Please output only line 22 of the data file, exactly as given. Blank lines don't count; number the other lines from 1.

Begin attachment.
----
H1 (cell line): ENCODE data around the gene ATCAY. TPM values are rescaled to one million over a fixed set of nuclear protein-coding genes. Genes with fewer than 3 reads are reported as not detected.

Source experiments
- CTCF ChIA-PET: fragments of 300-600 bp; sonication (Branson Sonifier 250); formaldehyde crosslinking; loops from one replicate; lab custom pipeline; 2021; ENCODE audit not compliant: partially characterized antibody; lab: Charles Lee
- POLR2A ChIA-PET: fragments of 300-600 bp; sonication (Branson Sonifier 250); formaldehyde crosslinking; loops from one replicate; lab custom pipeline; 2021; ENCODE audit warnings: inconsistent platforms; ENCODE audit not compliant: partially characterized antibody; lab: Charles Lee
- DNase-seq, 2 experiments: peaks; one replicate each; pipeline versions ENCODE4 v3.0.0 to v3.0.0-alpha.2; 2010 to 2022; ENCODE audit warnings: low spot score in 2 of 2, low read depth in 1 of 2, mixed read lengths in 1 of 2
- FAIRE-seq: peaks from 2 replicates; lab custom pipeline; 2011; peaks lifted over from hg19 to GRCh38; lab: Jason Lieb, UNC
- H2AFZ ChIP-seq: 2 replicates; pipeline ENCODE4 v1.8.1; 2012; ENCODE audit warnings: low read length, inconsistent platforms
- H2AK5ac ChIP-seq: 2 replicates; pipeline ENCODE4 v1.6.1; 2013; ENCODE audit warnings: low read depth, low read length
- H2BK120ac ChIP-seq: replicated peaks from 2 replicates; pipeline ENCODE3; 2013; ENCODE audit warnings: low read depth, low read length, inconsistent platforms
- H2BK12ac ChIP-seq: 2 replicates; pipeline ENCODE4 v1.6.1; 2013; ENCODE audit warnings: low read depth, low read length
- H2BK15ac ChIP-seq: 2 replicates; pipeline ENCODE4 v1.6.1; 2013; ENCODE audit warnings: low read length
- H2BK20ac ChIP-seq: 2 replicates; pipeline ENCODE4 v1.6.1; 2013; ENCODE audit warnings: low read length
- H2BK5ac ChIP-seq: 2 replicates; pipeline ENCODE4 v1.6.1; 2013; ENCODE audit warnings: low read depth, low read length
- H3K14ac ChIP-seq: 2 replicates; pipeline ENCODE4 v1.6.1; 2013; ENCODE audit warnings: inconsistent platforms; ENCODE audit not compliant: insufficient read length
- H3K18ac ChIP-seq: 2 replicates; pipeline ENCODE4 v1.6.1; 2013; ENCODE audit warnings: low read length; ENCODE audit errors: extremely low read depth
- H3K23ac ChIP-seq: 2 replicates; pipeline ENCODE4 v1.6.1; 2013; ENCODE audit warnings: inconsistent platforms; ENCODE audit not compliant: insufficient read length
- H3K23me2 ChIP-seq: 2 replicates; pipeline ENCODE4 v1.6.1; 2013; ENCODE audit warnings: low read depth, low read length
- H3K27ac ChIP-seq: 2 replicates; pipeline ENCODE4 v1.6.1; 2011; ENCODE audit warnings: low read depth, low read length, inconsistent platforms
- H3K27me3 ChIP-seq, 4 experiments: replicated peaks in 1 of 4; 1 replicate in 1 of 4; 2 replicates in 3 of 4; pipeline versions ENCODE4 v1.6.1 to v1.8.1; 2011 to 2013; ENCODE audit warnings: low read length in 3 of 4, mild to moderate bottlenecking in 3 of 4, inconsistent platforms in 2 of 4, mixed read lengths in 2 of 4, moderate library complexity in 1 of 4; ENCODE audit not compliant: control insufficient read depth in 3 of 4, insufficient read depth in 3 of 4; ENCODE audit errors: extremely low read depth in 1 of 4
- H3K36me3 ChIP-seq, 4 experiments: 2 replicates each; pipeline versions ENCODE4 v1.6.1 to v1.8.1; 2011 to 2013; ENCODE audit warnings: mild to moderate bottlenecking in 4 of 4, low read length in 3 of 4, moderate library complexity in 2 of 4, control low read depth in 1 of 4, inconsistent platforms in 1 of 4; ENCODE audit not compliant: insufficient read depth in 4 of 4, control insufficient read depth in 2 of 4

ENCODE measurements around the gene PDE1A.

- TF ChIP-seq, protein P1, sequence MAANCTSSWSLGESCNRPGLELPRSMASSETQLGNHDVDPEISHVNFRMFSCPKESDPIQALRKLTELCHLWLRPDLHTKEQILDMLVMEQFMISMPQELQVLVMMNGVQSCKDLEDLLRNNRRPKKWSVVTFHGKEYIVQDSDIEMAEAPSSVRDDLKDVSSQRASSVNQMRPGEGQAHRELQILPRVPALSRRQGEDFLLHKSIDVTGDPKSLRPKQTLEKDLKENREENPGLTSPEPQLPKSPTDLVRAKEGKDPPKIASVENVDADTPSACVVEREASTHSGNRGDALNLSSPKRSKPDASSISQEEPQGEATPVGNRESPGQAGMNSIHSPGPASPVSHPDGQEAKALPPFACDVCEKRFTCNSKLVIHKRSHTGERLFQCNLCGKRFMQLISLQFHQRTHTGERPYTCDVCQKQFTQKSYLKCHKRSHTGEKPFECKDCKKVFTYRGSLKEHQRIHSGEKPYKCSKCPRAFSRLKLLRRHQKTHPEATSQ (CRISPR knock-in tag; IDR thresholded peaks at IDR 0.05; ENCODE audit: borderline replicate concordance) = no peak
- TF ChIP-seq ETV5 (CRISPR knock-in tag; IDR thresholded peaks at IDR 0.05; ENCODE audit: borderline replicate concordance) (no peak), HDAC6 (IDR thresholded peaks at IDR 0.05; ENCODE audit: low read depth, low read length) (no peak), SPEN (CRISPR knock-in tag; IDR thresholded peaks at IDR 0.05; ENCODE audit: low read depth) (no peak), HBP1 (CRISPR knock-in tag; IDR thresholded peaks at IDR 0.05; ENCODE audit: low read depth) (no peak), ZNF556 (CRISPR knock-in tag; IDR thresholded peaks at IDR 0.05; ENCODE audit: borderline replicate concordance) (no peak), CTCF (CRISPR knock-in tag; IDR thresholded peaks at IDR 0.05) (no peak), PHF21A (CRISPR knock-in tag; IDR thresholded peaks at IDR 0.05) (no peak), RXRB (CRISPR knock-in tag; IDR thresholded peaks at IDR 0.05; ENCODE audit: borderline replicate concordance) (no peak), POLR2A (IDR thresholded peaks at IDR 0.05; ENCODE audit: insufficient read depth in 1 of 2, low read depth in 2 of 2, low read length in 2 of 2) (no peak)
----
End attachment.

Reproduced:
- TF ChIP-seq, protein P1, sequence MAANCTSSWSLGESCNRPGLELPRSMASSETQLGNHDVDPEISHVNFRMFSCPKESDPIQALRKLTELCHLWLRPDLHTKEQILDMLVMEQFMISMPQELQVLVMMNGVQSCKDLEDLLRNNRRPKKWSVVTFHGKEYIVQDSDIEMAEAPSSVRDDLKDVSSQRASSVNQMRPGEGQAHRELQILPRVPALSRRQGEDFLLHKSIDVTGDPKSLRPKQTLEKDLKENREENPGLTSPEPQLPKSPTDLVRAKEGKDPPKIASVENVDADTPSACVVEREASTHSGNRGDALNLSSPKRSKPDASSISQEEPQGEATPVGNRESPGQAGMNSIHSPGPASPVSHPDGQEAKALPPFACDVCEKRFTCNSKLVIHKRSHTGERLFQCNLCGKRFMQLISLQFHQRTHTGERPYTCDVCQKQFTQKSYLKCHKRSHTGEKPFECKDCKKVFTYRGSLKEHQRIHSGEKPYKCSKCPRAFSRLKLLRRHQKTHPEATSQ (CRISPR knock-in tag; IDR thresholded peaks at IDR 0.05; ENCODE audit: borderline replicate concordance) = no peak